In 1969, in the courtyard of Saint Dominic’s Church in Cabrini-Green, John Pitman Weber painted All Power to the People with a team of black teenagers. The 37-foot-long mural put the antislavery leader Frederick Douglass alongside Malcolm X, Huey P. Newton and Erika Huggins on the right-hand-side. On the left are skeletons of police officers and a statement by the leader of the Chicago Black Panther Party, Fred Hampton: "Dare to Struggle, Dare to Win." A raised Black Power fist, enveloped by flames, holds broken chains in a symbol of self-emancipation. A few months after the creation of this mural, Fred Hampton was shot and killed by the FBI under J. Edgar Hoover’s COINTELPRO. Weber was a white Harvard graduate and Fulbright scholar. The mural was one of the first collaborations between untrained community residents and a trained artist, a method that became common practise for American community murals.
There are an estimated 134,000 people living in modern slavery in Rwanda (GSI 2018). The country is a source for men, women and children subjected to forced labour and sex trafficking. Young girls working as domestics often have their employment terminated after becoming pregnant and subsequently become exploited in to prostitution. Moreover, Rwandan men, women and children are often trafficked to other destinations around the world including East Africa, the Middle East and China for forced labour and forced marriage. Refugees fleeing conflict and political violence in neighbouring countries remain highly vulnerable to trafficking in Rwanda. Jamie was subjected to sexual exploitation as a child after a breakdown in her parent’s marriage led to her being kept by an older man for two weeks. After being raped repeatedly by two men, she was locked in a house which caught fire. Jamie woke up in hospital disorientated and terrified.
In July 1979, the city of Harrisburg saw a slice of its history on a wall at 610 Maclay Street. Painted under the direction of Toni Truesdale, the main theme of the mural was the history of the Underground Railroad in Harrisburg, along with a famous visit from Frederick Douglass and William Lloyd Garrison. In 1847, after both Garrison and Douglass returned from speaking tours in England, the two abolitionists decided to travel to Ohio to speak. Meeting in Philadelphia and speaking at other Pennsylvanian cities along the way, Douglass and Garrison reached Harrisburg on August 7, 1847. Garrison felt the city was “very much under the influence of Slavery. I do not anticipate a quiet meeting.” Garrison successfully finished his speech at the Dauphin County Court House to a full audience. But as Douglass reached the stage, audience members threw eggs. Douglass proceeded with his speech until he was interrupted by firecrackers. Someone also threw a stone at him. He observed that “the atrocious character of the proceedings is sufficiently palpable, and Harrisburg one day will be ashamed of it.”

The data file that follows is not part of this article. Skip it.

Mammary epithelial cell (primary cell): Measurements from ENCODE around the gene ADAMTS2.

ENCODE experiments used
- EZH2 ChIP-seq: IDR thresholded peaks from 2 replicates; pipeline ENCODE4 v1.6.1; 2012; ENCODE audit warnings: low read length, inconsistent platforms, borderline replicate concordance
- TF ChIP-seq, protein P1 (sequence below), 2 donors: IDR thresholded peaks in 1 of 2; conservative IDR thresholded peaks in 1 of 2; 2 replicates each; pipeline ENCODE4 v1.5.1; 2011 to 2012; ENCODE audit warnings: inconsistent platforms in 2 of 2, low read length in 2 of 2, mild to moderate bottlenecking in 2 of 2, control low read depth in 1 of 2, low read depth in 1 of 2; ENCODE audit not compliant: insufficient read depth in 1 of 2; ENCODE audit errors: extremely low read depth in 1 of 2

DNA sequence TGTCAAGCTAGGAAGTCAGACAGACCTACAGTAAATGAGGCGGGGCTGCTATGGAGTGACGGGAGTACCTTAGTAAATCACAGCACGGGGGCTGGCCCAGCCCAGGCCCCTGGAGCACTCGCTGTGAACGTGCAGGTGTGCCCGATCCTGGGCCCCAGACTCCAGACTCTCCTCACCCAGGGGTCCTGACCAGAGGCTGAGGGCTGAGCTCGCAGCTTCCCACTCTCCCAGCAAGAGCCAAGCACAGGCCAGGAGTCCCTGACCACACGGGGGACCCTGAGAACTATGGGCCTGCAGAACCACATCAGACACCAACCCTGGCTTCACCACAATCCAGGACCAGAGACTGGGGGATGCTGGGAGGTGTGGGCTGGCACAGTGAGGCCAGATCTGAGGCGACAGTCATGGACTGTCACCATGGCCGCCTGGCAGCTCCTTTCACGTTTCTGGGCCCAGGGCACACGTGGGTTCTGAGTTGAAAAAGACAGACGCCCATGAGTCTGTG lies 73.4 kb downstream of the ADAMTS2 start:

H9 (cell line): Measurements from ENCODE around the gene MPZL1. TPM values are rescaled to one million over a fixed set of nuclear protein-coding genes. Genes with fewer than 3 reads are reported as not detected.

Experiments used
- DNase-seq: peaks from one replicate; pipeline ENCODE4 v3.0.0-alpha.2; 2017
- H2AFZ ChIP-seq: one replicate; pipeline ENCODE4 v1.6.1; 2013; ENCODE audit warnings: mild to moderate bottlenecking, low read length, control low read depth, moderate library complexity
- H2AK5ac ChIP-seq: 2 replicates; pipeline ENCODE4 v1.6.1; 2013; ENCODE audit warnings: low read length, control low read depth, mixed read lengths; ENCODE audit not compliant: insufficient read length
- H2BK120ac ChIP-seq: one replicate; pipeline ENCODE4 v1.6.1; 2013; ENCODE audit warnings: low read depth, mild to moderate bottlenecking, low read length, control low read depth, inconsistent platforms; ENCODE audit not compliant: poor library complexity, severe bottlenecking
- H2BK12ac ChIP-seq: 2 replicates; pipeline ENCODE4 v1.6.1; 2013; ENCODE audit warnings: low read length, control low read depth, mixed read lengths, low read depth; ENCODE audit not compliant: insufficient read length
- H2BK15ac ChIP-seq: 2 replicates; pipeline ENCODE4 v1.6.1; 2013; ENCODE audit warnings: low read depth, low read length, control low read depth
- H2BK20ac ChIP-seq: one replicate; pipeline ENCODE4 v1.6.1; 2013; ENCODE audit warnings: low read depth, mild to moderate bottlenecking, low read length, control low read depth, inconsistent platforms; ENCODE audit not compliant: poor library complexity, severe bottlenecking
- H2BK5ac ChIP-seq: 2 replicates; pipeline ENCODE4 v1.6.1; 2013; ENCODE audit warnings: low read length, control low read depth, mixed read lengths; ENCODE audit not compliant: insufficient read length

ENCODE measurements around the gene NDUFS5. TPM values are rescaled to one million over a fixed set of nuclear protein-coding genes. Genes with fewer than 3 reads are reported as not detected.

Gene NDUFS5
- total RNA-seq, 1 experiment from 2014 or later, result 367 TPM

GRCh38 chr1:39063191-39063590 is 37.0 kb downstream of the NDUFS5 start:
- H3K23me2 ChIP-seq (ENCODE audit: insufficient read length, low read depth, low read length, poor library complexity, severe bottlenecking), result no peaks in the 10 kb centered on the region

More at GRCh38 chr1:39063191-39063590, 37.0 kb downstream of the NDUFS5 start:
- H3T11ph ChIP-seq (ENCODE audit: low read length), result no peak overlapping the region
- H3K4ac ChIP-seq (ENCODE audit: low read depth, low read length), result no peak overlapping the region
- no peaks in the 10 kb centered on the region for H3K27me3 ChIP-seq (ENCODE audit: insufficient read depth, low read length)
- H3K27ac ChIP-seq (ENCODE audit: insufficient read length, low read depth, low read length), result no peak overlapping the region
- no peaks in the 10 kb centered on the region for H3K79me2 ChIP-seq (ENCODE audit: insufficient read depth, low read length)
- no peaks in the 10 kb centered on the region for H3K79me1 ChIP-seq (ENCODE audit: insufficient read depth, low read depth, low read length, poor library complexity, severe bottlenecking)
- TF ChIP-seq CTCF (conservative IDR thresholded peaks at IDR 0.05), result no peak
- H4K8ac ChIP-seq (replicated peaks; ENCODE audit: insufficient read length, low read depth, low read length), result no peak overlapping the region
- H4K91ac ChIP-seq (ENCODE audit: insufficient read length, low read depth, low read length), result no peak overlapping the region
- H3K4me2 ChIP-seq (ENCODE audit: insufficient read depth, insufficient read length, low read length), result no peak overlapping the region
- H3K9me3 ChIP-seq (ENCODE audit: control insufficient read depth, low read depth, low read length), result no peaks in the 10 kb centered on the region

Dewey Crumpler is an influential black muralist whose work is largely situated in San Francisco. In 1977, after finishing a series of murals at the George Washington High School in San Francisco, the muralist embarked upon two major projects titled The Fire Next Time I and The Fire Next Time II. For the first mural, Crumpler focused on the relationship between African and African American culture. Located at the Joseph Lee Recreation Center in Hunter’s Point-Bayview, the Fire Next Time I deals with education, culture and religion for African Americans. It moves back and forth between the figures of a teacher and a student, Harriet Tubman, Paul Robeson, and two mythical beings in African folk-lore – the Senufo birds.When Crumpler was painting the mural on Oakdale Avenue and Mendell Street in 1977, a local resident approached him and asked about the figures. Upon hearing about Tubman and Robseon, the resident responded: “They don’t live here, man. You should put up a couple of locals like Richard and Edwina. They’re a stone couple.” But a few weeks later, the resident returned and told Crumpler he was right: “black people needed to know more about important leaders so they could have somebody to respect, and besides, Richard and Edwina had broken up.” The mural also faced backlash from a local church group, because of the nude figures at the midpoint.